Tangled Histories

Mike Newton Feb 15, 2011

Micaela Anaya, The Seer (2011).  PHOTO: ETHAN DANIEL/BRECHT FORUM“Ladies First: Beyond 28 Days”
Brecht Forum

451 West St
Through March 1

The Brecht Forum — a committed bastion of radical political thought — strives to maintain a vital discourse with the revolutionary past. So then, what to make of an art exhibit there that, at times, isn’t overtly political?

The Brecht is currently hosting “Ladies First,” an exhibition of work by Black female artists that seeks to explore the complexities of Black American history within an expressly revolutionary space.

There’s Miatta Kawinzi’s Konstruct (2010) — a mournful daub of Basquiat-like graffiti; or Al J. Hamilton’s Momo’s Wigs (2010) — a fairly classical still-life photo of wigs and toys. There’s also Jacqueline Amos’ late-’90s artworks: lyrical, tumescent, church-y paintings of Black folks in heaven.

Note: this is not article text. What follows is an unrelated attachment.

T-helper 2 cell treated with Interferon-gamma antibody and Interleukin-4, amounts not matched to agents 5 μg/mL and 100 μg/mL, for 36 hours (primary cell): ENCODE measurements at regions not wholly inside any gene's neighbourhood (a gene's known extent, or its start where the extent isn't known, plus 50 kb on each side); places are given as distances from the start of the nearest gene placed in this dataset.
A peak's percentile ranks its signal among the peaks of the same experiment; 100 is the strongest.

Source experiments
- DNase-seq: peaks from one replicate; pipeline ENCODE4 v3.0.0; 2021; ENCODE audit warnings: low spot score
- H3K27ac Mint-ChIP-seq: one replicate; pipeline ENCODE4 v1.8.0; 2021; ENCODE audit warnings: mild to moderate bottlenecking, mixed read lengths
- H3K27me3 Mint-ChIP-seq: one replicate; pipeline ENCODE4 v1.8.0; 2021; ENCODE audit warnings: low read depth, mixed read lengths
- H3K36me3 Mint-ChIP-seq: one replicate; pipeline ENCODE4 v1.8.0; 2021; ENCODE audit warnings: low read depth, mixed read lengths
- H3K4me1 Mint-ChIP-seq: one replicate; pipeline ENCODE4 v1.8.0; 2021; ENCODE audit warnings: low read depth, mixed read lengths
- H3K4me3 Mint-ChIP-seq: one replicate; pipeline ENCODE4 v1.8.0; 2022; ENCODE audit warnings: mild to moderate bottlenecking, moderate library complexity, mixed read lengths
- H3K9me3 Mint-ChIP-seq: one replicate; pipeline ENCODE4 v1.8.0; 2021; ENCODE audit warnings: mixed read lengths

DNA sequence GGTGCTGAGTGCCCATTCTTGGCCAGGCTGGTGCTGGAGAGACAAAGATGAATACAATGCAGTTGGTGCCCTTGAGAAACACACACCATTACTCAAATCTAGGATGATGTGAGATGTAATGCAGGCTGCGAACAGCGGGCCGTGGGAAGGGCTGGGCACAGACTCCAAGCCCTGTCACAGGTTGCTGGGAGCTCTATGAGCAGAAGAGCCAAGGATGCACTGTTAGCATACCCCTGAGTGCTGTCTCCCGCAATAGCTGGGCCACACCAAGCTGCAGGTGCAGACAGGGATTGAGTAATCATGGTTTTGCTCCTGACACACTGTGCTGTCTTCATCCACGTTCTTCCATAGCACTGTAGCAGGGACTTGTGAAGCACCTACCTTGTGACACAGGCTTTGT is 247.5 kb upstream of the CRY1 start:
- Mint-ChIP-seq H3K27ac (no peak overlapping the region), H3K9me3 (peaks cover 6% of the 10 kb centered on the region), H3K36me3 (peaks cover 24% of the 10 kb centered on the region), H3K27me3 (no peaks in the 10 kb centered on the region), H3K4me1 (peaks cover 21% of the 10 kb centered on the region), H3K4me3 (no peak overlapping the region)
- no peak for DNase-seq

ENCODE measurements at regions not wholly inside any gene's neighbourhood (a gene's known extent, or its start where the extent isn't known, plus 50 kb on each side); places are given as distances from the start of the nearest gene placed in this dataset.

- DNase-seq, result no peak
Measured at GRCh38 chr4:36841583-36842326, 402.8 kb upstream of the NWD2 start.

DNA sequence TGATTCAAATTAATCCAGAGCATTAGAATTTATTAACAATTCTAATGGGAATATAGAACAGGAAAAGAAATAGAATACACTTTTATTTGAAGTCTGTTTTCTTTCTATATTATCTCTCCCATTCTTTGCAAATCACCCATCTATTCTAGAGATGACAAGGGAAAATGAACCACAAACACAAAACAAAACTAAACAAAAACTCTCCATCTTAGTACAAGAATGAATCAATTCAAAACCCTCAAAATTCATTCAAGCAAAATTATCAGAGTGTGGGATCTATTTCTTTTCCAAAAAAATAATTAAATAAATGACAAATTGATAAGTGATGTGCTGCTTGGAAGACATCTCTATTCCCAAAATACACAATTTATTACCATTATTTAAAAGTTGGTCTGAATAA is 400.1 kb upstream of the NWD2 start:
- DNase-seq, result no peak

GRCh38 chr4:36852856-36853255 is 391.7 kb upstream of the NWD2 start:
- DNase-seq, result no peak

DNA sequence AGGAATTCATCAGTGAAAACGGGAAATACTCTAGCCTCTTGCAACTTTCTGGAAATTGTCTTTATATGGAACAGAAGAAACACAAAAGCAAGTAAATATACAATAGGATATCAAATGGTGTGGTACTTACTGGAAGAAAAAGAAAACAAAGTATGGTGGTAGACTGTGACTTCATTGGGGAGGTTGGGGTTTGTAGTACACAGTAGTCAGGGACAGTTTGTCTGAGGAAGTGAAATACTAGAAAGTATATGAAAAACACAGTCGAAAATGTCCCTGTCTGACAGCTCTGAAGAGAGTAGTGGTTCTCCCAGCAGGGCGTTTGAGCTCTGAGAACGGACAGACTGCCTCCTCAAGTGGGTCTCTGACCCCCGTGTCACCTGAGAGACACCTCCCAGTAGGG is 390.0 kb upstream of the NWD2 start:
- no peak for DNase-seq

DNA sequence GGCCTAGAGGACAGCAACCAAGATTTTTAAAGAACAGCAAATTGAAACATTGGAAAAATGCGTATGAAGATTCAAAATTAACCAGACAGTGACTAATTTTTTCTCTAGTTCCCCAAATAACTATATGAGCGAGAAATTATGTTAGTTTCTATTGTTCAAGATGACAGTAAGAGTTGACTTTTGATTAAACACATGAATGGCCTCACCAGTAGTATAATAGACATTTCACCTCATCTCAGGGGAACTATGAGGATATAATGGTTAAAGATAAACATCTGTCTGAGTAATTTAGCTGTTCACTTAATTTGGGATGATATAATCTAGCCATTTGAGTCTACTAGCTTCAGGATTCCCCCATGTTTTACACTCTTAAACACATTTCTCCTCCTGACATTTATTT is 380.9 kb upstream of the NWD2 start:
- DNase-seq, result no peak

Kawinzi’s painting suggests the interwoven pasts of ancient African art, Western graffiti and the bursting Black avant-garde. Hamilton’s photo reminds viewers that the struggles (and joys) of queer selfhood have a place in any history. Other works in the show look at (or through) quilting, mysticism, feminist performance, tribes, collage, myth-making and portraiture.

In this context of tangled histories, the knottiest things are those Amos paintings. The characters are pared-down and jet-black, nodding to 18th century silhouette portraits, ancient depictions of the figure and a raw, dichotomous concept of Black identity. Oceanic, blue-white smears — representing Heavenly clouds — echo the grand history of American abstract painting. The African-inflected aesthetic married with high-Christian imagery reflects on one of the most pertinent and difficult historical narratives of the Diaspora. The paintings, and the exhibit, are affable, conversational, a bit ramshackle (the Brecht Forum isn’t really an art gallery), but also as dense and complex as you’d like them to be. So much history, so close to home.

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